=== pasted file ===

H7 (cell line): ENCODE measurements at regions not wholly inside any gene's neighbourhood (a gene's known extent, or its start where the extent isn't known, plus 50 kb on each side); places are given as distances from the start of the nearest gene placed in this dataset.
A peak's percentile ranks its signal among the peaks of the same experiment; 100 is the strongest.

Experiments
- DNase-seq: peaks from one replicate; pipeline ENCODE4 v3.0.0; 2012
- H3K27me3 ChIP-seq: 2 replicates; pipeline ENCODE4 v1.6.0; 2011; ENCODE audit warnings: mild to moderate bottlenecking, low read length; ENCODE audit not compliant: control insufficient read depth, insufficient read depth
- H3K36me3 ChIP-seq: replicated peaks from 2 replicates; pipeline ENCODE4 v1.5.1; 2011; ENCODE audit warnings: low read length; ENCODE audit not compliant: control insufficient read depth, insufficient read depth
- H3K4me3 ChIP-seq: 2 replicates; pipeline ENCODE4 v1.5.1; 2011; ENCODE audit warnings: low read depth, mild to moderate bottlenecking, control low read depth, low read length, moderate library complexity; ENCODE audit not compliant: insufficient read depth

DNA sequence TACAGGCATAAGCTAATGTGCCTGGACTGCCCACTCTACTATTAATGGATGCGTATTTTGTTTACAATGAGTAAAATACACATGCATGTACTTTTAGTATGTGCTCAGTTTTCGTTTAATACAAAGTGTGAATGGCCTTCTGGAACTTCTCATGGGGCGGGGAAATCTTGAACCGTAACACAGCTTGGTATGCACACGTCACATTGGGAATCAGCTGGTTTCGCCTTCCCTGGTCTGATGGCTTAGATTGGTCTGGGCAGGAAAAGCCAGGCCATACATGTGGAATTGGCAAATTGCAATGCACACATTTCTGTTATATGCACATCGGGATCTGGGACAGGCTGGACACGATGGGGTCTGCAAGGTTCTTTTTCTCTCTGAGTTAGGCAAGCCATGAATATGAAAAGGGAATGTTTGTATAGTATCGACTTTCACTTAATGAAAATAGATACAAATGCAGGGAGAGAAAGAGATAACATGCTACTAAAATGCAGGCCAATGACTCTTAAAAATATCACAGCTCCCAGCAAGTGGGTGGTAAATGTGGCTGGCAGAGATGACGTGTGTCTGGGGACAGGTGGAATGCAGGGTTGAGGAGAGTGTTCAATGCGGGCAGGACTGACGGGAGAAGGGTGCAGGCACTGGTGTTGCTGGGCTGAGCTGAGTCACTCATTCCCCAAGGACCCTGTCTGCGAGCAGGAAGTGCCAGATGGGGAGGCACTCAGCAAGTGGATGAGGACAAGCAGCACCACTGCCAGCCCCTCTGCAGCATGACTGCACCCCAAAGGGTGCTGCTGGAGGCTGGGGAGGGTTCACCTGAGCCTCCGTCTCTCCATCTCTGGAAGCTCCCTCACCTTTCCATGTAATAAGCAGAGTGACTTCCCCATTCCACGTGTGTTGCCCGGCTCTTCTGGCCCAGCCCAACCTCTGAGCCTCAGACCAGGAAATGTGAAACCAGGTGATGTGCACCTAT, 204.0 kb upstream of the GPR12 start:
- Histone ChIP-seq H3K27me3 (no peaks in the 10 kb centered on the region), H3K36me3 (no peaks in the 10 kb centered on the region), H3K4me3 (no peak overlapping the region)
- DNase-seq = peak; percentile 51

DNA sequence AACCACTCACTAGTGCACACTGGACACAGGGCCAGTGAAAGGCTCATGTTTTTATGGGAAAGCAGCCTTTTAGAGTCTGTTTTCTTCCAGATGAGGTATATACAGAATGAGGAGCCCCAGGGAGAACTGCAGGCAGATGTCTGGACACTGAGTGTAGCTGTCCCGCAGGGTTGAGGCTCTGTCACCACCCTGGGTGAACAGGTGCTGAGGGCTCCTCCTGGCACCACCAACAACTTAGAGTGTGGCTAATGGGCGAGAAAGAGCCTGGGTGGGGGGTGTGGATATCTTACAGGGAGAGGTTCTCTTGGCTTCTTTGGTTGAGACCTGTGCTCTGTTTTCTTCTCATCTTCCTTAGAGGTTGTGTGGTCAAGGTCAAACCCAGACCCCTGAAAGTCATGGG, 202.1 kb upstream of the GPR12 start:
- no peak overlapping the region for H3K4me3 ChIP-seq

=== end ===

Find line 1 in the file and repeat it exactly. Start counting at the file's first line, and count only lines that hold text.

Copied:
H7 (cell line): ENCODE measurements at regions not wholly inside any gene's neighbourhood (a gene's known extent, or its start where the extent isn't known, plus 50 kb on each side); places are given as distances from the start of the nearest gene placed in this dataset.